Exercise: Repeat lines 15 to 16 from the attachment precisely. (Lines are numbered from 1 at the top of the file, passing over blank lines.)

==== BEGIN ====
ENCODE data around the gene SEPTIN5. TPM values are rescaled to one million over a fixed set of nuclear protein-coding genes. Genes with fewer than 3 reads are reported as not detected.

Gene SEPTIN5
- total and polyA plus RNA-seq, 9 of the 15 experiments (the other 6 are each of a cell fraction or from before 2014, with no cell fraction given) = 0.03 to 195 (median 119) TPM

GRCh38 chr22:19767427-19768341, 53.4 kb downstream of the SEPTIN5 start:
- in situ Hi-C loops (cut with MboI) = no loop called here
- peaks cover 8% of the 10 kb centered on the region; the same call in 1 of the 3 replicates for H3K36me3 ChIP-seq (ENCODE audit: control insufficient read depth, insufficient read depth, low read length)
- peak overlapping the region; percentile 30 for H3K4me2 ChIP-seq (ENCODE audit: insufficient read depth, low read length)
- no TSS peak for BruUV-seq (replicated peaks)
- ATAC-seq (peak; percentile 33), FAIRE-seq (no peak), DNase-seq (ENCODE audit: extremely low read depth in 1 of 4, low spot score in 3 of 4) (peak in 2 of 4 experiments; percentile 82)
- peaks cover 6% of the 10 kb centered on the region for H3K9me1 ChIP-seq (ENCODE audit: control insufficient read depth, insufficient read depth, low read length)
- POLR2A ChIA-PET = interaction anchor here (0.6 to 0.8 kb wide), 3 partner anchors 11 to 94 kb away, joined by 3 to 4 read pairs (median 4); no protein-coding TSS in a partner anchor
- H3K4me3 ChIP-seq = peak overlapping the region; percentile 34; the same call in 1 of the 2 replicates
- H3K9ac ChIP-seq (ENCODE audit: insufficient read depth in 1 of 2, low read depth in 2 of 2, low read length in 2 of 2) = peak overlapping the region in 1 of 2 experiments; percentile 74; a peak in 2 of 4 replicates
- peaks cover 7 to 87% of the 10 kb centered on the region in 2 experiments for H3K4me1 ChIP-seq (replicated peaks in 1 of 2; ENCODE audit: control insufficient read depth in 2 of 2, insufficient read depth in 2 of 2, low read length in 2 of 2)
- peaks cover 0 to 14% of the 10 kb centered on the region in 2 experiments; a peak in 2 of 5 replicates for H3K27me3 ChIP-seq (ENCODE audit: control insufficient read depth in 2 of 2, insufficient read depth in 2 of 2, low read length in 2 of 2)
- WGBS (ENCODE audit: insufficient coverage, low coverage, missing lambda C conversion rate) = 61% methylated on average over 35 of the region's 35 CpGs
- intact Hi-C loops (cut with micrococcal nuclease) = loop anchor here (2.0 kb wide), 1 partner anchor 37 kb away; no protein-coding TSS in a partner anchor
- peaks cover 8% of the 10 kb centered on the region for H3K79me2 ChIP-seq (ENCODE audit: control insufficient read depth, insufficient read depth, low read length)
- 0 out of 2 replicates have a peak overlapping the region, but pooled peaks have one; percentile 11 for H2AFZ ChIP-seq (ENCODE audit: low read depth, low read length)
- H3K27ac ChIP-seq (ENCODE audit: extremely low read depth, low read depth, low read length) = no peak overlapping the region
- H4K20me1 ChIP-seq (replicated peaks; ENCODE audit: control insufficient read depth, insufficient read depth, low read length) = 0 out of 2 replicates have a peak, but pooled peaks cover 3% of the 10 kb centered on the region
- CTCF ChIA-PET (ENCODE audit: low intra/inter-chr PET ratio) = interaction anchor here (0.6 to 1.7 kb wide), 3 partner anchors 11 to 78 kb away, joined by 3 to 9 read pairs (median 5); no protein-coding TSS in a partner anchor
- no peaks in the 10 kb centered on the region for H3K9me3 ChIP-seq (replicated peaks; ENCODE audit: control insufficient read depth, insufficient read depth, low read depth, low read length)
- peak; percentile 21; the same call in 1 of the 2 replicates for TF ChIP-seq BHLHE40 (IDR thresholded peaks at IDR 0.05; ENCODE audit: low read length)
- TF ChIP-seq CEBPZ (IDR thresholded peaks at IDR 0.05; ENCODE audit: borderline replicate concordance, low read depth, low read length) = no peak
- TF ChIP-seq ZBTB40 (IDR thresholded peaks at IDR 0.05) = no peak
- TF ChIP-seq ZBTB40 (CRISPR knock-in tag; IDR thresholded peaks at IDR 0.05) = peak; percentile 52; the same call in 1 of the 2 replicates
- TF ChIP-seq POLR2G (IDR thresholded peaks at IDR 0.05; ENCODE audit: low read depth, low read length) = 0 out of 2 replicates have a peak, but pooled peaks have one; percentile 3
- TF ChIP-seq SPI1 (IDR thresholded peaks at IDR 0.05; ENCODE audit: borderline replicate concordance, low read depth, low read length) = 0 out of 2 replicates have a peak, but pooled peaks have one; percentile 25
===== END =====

- peaks cover 0 to 14% of the 10 kb centered on the region in 2 experiments; a peak in 2 of 5 replicates for H3K27me3 ChIP-seq (ENCODE audit: control insufficient read depth in 2 of 2, insufficient read depth in 2 of 2, low read length in 2 of 2)
- WGBS (ENCODE audit: insufficient coverage, low coverage, missing lambda C conversion rate) = 61% methylated on average over 35 of the region's 35 CpGs